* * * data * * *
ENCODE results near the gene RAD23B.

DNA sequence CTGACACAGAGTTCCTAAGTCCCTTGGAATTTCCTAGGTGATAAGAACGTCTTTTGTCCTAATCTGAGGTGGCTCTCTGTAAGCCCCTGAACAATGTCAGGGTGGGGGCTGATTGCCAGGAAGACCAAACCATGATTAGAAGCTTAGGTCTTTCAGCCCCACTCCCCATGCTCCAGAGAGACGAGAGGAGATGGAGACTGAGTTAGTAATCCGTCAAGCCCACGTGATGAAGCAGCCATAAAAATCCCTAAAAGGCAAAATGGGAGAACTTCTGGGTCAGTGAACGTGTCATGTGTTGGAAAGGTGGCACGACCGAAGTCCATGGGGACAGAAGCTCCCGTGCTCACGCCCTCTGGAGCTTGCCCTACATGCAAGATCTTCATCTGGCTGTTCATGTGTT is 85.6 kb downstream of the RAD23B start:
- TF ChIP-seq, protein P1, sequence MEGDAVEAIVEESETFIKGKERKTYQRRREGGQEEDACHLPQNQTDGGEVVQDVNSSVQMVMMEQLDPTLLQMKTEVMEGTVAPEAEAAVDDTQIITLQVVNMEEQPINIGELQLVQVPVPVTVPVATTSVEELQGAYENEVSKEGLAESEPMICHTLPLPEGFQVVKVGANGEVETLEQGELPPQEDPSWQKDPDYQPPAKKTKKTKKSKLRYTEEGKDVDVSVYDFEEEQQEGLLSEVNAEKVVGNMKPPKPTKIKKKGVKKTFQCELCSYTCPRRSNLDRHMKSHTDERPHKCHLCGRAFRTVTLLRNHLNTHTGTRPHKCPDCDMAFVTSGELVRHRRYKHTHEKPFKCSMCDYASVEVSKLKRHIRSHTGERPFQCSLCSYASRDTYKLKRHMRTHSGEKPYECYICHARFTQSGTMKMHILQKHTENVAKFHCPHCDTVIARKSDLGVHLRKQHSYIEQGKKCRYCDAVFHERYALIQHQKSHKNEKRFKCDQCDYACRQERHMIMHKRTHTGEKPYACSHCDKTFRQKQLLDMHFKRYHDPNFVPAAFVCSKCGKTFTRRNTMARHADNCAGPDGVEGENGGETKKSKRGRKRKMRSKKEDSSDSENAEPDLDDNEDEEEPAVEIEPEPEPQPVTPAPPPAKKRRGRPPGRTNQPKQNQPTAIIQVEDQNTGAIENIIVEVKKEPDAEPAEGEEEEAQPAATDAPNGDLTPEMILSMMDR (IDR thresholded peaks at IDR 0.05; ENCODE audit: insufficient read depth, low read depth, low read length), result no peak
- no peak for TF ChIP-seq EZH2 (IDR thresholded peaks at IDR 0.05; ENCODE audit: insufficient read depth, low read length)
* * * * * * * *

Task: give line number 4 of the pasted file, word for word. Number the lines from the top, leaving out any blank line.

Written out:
- no peak for TF ChIP-seq EZH2 (IDR thresholded peaks at IDR 0.05; ENCODE audit: insufficient read depth, low read length)